Stephen Margulies will give a Lunchtime Talk on The Fralin Museum of Art at the University of Virginia’s new exhibition, “Making Science Visible: The Photography of Berenice Abbott” on Nov. 13, from noon to 1 p.m.
This exhibition explores the photography of Abbott (1898-1991) and its use in both scientific and artistic contexts. It features works from The Fralin Museum of Art’s collection of Abbott’s original photographs, including images reproduced in science texts, and investigates the impact of her work not only in art, but also in science, documentaries and the history of science education.
Abbott is best known for her “Changing New York” project for the Works Progress Administration. But by the early 1950s, Abbott was experimenting with photographs of scientific subjects. She produced images of a variety of objects, from magnets and mirrors to insects and roots, which were included in scientific textbooks. Her images represent an unexpected melding of science and art, which produces an aesthetic that compels the viewer while also conveying scientific ideas.
The exhibition was co-curated by two members of the faculty of U.Va.’s School of Engineering and Applied Science: Hannah Rogers, a lecturer in science and technology studies, and Worthy Martin, associate professor of computer science. It will be on view through Dec. 16.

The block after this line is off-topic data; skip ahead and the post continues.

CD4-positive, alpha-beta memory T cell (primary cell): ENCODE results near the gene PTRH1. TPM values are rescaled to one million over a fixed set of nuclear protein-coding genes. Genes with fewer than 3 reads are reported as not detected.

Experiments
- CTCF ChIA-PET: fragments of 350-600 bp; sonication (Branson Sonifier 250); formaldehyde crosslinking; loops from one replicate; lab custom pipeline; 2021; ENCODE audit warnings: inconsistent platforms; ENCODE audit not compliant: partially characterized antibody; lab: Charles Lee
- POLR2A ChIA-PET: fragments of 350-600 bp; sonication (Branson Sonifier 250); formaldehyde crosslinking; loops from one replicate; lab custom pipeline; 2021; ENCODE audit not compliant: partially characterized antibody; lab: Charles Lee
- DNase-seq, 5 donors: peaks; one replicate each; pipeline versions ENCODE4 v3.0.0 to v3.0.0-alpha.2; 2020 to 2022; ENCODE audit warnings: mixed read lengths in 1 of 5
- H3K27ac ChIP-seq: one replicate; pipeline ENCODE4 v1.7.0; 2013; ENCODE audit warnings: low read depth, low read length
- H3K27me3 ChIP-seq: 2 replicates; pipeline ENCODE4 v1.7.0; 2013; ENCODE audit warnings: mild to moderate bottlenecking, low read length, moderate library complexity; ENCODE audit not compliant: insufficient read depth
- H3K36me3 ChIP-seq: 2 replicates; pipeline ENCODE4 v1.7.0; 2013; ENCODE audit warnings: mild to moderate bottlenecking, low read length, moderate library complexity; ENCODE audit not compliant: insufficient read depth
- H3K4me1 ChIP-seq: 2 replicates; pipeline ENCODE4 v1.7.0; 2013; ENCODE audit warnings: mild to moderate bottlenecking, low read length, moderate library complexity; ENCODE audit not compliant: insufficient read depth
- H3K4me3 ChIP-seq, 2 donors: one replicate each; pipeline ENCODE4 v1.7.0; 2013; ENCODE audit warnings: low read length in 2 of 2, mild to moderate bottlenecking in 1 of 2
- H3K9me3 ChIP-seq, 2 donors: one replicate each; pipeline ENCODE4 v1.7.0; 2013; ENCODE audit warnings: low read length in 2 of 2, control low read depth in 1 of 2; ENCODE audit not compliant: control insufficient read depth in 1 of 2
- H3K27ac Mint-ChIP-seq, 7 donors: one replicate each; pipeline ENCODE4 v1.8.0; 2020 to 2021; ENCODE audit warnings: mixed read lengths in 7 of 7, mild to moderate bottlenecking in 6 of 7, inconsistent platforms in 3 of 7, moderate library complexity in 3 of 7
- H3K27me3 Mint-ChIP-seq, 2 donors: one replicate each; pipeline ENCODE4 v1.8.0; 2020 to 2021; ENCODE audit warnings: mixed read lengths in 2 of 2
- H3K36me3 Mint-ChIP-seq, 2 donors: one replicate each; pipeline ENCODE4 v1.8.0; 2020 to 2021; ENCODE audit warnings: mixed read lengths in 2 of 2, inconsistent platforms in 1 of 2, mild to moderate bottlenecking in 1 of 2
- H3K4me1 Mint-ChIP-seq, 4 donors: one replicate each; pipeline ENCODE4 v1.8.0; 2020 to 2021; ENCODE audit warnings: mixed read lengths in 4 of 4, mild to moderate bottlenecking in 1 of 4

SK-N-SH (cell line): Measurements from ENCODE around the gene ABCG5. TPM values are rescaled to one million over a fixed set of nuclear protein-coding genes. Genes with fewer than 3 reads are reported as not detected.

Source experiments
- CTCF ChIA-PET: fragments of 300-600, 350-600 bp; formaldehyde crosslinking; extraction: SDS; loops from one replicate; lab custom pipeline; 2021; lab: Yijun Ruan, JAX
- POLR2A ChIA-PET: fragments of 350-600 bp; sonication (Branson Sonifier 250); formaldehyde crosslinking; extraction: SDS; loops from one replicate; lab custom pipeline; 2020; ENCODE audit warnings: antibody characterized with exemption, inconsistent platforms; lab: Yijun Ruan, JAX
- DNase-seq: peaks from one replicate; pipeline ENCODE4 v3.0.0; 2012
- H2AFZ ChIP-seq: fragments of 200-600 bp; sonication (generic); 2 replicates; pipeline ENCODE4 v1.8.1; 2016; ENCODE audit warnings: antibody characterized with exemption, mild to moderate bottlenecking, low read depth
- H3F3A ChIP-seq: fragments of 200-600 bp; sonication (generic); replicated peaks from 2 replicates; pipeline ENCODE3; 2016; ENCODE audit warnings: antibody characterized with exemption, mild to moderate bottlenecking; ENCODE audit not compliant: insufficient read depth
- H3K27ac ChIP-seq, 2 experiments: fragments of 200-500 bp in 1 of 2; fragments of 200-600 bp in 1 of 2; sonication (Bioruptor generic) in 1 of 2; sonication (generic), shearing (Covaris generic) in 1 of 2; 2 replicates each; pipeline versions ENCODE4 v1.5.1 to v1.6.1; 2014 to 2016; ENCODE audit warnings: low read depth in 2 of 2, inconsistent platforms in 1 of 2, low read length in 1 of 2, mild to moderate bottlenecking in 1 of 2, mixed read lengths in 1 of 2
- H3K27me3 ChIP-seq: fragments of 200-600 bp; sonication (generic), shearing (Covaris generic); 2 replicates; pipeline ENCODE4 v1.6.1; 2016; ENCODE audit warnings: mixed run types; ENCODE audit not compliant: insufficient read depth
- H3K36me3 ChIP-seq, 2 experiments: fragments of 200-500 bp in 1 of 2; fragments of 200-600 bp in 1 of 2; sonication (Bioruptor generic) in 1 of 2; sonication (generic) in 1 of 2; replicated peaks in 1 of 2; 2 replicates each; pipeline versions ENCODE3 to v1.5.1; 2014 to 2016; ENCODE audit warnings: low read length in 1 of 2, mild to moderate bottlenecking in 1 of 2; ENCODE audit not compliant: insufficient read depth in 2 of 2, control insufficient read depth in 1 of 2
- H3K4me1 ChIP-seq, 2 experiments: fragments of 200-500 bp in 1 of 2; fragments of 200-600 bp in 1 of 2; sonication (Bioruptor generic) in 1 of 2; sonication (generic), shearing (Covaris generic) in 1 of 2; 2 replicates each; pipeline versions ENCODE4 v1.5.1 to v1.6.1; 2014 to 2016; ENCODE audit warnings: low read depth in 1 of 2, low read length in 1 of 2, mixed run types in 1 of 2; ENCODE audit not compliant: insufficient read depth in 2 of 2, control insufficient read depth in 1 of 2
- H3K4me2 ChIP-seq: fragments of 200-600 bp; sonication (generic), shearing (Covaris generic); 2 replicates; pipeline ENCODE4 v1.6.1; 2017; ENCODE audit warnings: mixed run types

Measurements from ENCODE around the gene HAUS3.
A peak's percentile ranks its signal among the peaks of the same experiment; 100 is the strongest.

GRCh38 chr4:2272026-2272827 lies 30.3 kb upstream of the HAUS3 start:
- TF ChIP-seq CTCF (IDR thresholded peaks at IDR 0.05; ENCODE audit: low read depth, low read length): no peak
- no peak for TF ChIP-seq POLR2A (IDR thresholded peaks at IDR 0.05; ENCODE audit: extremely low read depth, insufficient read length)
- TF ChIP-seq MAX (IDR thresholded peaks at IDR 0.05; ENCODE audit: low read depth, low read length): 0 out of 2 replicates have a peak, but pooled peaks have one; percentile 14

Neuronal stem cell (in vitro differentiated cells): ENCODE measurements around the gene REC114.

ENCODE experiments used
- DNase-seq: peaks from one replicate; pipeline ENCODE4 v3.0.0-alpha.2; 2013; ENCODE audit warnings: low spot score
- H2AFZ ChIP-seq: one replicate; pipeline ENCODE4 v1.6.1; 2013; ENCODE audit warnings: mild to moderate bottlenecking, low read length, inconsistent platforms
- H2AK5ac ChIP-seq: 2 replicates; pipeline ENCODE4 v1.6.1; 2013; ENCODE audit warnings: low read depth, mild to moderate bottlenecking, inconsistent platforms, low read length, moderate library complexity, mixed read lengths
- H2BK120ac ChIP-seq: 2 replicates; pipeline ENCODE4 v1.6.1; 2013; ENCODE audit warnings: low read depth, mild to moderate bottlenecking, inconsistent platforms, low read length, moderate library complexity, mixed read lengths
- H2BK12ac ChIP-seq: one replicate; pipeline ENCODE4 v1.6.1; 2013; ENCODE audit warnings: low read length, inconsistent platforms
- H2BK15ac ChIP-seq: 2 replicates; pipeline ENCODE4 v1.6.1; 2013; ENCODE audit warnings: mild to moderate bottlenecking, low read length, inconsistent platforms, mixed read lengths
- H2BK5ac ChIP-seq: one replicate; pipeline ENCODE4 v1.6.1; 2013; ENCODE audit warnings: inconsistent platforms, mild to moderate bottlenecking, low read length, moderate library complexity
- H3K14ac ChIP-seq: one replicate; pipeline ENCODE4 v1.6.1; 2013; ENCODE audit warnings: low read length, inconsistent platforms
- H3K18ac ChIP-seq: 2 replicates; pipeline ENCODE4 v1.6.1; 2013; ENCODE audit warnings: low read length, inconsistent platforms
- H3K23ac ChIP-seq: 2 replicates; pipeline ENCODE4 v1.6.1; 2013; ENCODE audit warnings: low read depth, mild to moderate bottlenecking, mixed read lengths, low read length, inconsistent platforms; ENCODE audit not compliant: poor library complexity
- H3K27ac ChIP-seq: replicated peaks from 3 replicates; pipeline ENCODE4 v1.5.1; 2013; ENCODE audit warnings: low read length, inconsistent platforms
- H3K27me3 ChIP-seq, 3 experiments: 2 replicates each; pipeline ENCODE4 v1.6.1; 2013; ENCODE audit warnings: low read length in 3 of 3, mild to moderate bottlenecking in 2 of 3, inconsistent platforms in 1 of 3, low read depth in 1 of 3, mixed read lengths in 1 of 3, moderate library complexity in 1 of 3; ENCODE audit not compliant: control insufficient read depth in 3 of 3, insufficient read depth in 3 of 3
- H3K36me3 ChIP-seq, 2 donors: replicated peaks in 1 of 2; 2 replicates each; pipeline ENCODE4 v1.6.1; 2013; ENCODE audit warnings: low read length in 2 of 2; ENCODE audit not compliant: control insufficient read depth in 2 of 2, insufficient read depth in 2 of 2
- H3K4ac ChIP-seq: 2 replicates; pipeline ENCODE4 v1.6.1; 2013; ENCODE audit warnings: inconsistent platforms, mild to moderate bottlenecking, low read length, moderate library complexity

Margulies is an alumnus of both Johns Hopkins University and U.Va. He is a published poet, essayist and scholar, and was a curator of works on paper at the museum for more than 20 years. In his talk, Margulies will discuss the scope of Abbott’s photographic career and her landmark works depicting the principles of physics.
The museum’s Lunchtime Talks are usually held on the second Tuesday of each month from noon to 1 p.m. These lectures offer the opportunity to join curators and faculty as they explore topics related to museum collections and exhibitions.
Lunchtime Talks are free and open to the public. For information, call 434-243-2050 or e-mail email@example.com. The museum is located at 155 Rugby Road, one block from the Rotunda.